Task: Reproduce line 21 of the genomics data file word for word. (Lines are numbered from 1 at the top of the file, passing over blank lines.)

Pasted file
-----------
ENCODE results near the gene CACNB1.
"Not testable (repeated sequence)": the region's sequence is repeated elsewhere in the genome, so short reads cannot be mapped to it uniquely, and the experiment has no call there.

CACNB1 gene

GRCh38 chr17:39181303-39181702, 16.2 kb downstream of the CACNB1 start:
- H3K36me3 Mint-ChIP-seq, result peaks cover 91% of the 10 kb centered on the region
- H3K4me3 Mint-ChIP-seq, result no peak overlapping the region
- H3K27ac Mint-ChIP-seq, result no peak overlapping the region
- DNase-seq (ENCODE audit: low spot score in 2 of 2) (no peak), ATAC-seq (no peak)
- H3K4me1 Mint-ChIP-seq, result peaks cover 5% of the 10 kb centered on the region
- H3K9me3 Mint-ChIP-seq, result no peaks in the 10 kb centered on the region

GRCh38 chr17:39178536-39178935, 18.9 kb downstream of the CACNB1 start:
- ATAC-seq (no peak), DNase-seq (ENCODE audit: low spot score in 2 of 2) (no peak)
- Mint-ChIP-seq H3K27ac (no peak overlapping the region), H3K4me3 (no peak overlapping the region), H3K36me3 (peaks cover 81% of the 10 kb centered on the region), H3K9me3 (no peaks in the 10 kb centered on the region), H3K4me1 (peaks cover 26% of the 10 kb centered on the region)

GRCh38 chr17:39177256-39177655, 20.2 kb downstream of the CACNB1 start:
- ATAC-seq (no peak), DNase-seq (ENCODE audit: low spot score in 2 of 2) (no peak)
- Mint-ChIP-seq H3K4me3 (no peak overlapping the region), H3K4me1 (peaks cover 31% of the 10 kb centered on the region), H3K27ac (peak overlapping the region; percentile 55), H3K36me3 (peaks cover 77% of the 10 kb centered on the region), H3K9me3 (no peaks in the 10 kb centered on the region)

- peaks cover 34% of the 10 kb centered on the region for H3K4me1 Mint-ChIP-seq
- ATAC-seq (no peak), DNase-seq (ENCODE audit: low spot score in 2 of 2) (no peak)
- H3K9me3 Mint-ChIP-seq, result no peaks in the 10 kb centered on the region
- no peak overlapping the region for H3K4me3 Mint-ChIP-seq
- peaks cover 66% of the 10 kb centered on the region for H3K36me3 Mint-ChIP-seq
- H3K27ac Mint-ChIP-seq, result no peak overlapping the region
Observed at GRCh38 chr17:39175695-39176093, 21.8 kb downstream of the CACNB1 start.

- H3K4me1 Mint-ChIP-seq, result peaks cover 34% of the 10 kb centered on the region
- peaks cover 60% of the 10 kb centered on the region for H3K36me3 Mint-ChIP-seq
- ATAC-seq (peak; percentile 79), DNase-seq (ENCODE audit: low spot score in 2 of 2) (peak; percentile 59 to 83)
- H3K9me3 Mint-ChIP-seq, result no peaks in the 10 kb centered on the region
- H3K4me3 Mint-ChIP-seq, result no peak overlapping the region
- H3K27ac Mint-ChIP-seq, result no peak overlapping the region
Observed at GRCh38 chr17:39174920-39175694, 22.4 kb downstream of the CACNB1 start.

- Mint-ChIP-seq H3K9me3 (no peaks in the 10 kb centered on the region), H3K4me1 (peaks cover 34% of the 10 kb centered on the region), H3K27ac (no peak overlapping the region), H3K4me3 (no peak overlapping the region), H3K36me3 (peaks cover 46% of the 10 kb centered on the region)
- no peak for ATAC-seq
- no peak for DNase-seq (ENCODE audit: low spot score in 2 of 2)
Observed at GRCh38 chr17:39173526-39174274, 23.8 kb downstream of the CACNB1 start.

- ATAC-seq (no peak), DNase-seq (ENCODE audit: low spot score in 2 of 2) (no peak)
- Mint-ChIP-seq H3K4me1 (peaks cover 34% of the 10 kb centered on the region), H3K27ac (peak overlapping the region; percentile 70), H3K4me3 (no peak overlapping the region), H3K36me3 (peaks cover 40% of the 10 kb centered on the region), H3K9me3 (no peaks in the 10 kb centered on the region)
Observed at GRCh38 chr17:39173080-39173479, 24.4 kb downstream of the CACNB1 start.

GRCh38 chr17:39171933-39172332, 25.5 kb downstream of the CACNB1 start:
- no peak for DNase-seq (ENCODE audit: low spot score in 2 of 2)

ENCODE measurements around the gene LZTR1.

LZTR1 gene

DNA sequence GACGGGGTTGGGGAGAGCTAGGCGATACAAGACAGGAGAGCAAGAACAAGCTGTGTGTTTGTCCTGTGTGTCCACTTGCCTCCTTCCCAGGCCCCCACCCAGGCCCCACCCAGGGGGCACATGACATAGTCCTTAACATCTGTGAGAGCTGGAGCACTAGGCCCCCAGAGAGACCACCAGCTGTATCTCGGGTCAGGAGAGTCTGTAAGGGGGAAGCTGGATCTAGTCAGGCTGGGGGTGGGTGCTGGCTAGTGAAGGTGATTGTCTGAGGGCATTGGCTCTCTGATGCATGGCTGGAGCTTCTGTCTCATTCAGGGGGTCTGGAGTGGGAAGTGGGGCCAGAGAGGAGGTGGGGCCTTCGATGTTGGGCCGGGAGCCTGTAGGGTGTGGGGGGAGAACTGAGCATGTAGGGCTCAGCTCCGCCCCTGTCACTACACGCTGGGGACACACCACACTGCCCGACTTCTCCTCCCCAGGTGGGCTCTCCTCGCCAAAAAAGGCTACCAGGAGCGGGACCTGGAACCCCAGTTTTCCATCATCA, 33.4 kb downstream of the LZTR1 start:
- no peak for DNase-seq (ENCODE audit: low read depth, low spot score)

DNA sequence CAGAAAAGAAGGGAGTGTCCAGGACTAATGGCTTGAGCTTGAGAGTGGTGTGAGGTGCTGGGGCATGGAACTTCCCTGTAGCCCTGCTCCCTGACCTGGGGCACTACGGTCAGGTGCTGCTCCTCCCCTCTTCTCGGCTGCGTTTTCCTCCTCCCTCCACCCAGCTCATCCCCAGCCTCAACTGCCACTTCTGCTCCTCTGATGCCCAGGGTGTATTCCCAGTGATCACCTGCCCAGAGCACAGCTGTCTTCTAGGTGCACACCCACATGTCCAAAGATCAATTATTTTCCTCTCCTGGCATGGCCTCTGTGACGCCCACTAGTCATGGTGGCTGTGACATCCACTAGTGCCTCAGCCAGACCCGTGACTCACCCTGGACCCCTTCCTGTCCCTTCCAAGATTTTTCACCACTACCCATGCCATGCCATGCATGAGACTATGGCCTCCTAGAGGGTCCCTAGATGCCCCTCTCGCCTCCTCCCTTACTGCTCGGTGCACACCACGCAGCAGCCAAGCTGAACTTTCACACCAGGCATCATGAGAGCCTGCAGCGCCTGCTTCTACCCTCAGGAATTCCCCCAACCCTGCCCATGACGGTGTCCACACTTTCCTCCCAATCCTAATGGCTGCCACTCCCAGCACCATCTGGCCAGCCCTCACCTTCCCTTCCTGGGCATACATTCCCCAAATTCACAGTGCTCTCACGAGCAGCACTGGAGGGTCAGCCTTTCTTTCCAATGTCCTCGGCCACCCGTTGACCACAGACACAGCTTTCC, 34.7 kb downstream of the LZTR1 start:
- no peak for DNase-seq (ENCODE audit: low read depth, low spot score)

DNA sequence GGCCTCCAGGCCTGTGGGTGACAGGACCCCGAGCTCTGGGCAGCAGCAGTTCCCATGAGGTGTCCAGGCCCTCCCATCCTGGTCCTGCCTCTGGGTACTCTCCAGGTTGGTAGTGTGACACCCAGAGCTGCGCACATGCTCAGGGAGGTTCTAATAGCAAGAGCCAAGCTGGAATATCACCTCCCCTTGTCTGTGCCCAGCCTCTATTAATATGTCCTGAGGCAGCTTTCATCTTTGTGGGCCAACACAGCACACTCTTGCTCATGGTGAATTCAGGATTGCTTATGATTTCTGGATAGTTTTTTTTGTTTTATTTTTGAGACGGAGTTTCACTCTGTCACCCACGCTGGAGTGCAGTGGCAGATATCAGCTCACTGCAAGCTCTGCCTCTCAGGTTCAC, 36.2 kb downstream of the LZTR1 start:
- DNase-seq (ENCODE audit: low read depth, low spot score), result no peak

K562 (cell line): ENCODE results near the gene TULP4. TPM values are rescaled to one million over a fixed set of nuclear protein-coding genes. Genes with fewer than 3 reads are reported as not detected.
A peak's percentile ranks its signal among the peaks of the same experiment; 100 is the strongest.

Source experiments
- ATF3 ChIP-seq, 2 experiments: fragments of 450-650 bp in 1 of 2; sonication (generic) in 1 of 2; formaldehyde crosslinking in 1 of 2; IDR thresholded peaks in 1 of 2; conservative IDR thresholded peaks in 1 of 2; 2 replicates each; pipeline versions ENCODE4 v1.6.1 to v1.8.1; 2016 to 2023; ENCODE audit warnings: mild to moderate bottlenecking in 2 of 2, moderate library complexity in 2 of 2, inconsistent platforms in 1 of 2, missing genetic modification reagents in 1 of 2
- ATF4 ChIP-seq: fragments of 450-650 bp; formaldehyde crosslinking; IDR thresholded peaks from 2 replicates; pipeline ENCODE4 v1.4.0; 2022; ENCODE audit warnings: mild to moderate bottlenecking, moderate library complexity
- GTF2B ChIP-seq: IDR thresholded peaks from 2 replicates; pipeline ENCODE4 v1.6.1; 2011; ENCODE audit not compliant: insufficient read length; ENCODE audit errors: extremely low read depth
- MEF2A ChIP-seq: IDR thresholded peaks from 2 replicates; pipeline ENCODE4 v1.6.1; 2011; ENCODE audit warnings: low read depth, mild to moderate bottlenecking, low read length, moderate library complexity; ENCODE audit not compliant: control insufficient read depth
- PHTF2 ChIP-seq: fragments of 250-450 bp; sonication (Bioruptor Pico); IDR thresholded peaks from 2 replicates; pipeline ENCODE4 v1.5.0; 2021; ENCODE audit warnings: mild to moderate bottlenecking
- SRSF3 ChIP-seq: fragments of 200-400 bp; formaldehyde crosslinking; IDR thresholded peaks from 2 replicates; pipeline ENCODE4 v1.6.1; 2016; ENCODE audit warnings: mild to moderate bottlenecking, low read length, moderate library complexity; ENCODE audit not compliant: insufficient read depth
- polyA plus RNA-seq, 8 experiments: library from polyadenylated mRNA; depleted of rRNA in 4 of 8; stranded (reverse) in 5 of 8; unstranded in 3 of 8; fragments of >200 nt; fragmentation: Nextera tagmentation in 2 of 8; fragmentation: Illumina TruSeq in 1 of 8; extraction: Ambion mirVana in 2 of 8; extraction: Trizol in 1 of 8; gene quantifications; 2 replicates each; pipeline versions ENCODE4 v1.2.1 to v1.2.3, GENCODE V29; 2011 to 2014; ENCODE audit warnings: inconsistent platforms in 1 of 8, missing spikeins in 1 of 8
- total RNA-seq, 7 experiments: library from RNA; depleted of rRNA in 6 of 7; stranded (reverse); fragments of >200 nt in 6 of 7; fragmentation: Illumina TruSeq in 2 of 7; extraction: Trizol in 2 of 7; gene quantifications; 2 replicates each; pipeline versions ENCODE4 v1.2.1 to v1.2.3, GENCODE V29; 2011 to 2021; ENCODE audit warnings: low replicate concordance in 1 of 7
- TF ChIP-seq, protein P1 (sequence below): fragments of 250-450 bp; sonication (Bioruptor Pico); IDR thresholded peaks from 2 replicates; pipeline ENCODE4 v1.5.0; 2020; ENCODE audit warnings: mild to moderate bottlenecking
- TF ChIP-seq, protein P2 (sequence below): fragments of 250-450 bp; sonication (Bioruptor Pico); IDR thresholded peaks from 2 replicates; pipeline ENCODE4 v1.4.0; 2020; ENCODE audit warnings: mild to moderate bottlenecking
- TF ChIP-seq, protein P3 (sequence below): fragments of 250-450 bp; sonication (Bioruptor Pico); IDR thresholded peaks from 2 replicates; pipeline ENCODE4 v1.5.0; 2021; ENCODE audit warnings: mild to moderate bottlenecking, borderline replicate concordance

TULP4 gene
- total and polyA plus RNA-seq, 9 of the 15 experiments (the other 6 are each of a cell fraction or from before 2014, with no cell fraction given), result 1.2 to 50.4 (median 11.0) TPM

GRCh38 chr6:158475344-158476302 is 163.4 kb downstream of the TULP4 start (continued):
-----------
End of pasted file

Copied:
- peaks cover 66% of the 10 kb centered on the region for H3K36me3 Mint-ChIP-seq